10 Tips for Adding Herbs and Spices to Baby Food
The concept of bland baby food is common in the United States, but the idea that bland is healthier is a myth. Just take a look at any number of other cultures around the world and you’ll see that plain mashed potatoes and unseasoned carrot puree are not considered healthy options for little ones.
Starting to introduce herbs, spices, and superfoods to your baby’s diet has a host of benefits. For one, your kiddo will grow up with a more refined palette (#foodieintraining.) They’ll struggle much less throughout childhood and as an adult when traveling or visiting friends’ houses if they’re already exposed to different flavors of food. And variety in your child’s diet is always a good thing, ensuring they’re getting enough vitamins and nutrients.
The following list is a compilation of helpful tips to get you started, but remember to talk to your pediatrician before adding spices to baby food. And always trust your parental intuition before implementing anything new into your baby’s life -- remember, you’ve got that inner wisdom!
Tips for Adding Seasoning to Baby Food
1. Educate yourself on what to avoid. Salt and sugar are generally best avoided before the age of one. (Don’t worry, if your child eventually ends up eating even a healthy American diet, they’ll be exposed to plenty of sugar and salt soon enough!) And while some Latin cultures do use chili and many Indian cultures add curry to their baby food, we recommend avoiding any spices that are overly hot until you see how your baby handles the more mild flavors.
2. Choose the right seasonings. Opt for the aromatic spices when adding seasoning to baby food. Think about experimenting with some commonly used herbs and spices like paprika, coriander, cumin, dill, oregano, cinnamon and thyme. Pick seasonings that are most commonly used on certain foods, like Italian herbs in pasta or lemon zest and pepper on poultry. This will help adapt your baby’s palette to these common dishes.
3. Mash up your own baby food, if possible. Adding spices to baby food that you make is honestly the best way to both ensure ingredient integrity and control spice portions. While you can certainly top a jarred carrot puree with a hint of turmeric and call it a day, homemade baby food tends to be more nutritious (and affordable) than store bought.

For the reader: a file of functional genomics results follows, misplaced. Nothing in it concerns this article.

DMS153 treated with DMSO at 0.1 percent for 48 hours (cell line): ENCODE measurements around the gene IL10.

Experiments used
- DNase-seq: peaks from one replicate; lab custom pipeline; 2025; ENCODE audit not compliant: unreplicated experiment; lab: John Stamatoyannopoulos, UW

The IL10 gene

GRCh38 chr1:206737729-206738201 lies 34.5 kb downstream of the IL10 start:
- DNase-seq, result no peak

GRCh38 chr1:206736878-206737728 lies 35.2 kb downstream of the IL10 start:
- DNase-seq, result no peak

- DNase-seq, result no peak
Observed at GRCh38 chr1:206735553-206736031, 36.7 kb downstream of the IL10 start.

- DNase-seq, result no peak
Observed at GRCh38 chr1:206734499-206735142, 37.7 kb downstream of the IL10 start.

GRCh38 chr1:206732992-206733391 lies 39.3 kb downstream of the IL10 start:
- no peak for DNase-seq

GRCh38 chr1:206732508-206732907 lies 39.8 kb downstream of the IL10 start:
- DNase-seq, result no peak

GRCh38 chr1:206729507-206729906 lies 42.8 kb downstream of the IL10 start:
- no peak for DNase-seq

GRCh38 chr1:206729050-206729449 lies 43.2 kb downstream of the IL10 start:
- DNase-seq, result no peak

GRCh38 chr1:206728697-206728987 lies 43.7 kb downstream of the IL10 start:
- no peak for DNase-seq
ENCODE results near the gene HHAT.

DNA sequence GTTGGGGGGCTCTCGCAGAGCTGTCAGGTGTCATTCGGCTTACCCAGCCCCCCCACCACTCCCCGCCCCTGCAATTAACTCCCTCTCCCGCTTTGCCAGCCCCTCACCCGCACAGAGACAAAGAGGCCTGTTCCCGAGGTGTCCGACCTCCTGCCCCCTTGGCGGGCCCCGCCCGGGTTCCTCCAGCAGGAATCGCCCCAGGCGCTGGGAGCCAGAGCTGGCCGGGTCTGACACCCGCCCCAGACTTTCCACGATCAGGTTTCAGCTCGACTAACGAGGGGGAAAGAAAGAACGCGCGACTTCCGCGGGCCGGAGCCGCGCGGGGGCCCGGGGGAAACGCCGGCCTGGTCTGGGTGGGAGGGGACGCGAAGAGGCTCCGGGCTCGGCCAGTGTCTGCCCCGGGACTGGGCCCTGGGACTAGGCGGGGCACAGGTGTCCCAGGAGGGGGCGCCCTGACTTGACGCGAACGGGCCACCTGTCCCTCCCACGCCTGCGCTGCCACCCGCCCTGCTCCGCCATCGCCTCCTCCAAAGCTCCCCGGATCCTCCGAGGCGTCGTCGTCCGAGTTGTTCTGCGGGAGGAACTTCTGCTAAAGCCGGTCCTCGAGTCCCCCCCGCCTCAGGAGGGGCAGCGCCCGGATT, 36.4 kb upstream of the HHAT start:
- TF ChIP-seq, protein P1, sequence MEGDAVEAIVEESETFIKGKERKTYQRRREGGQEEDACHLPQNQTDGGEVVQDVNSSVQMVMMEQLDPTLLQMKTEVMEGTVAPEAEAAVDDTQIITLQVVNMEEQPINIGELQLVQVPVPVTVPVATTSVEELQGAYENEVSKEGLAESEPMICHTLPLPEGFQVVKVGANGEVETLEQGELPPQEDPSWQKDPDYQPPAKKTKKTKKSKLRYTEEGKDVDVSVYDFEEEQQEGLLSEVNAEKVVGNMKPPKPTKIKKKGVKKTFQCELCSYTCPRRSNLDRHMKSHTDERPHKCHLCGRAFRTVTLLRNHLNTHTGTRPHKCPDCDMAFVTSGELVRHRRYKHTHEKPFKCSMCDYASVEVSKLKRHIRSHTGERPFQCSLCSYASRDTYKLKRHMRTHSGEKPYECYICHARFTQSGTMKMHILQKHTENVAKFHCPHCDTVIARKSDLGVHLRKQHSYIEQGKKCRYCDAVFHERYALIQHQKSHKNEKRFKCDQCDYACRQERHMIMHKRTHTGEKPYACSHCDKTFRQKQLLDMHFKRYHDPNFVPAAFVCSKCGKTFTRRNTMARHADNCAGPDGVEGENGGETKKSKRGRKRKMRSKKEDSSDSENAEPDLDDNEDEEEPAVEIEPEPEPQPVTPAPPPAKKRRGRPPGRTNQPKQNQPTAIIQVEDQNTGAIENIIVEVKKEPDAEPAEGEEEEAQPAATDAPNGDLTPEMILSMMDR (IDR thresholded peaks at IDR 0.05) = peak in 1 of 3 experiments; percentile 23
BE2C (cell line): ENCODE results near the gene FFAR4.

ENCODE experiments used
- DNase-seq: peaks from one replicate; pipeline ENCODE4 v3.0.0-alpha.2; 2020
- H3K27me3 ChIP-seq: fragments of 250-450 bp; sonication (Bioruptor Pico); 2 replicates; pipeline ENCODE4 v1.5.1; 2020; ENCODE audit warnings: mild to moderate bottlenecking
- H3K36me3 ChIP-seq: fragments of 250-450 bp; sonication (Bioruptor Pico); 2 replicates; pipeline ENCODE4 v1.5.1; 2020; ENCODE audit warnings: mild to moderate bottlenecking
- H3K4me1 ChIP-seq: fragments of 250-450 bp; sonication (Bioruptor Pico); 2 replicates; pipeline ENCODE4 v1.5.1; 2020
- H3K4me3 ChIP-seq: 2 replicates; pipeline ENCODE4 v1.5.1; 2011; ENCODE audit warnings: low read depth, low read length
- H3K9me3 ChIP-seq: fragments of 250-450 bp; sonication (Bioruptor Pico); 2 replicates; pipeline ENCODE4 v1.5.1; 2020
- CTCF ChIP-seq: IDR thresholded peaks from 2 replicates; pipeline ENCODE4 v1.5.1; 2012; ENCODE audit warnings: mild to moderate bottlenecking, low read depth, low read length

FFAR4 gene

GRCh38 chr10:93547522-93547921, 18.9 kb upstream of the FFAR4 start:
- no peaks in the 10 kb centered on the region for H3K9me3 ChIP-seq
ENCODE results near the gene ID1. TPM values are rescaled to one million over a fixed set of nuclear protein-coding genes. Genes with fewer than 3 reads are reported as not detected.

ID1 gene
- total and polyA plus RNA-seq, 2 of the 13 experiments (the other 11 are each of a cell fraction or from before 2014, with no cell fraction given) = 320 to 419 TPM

4. Start them on spices at the right age. Most pediatricians recommend holding off on any spices until your baby is about 6 to 8 months old. But remember that if you’re breastfeeding and you’re eating seasoned foods, your little one is already getting some healthy (and doctor approved) exposure through breast milk.
5. Less is more. Only add a little bit of each spice or seasoning to start. There’s nothing more frustrating than overseasoning your kiddo’s food only to have them totally reject it. A little goes a long way, especially when it comes to the bolder and more potent spices.
6. Go slow. There’s a “4 day wait” rule of thumb that ensures your little one doesn’t have any GI distress or allergic reactions to newly introduced foods. This means that if you feed your baby apples with cinnamon on Monday, wait until Friday to introduce another food. This will also help you rule out foods in the case of an upset tummy or other adverse reaction.
7. Use seasonings your family uses often. This one’s a key for all babies but particularly those with multicultural heritages. Using the types of spices you commonly use in home cooking is a wonderful way to introduce important and cherished foods and flavors.
8. Steer clear of blends (in general). While buying a pre-made spice blend is easier, it takes some due diligence on your part. Many blends include salt and sugar, so be very mindful about reading the ingredients before adding spice blends to your baby food.
9. Try out different textures. It’s great for kids to be exposed to a variety of different flavors, but don’t forget about texture. Not everything has to be mashed! Give some softer solids a try earlier on and you might be surprised at how well it goes over with your little one.
10. Take non-mealtime opportunities to normalize a variety of foods. This one goes for any type of food, not just those that are seasoned. As your little one grows up, if you find you have a picky eater, try talking about foods at times you’re away from the table. Read books or tell stories about these foods, pretend to “make a meal” with them, and let your little one hold or play with these foods to remove their negative association or emotional charge.
If you’ve tried concocting seasoned baby foods on your own and you’re totally over it, you can always try out a subscription service like Hello Yumi or Tiny Organics. These companies offer safe and healthy foods for your baby and the ultimate convenience for you.
Above all, remember that this journey of parenthood is never perfect. If you manage to incorporate two or three seasonings in your baby’s food, that’s plenty! This tactic is meant to help your children grow up with more options and increased flexibility around mealtimes, but there’s no need to stress over the process. Take note of which spices your baby responds to best. And as your kids get older, you’ll see which seasonings are their favorite and “most requested.” Have fun with it, parents!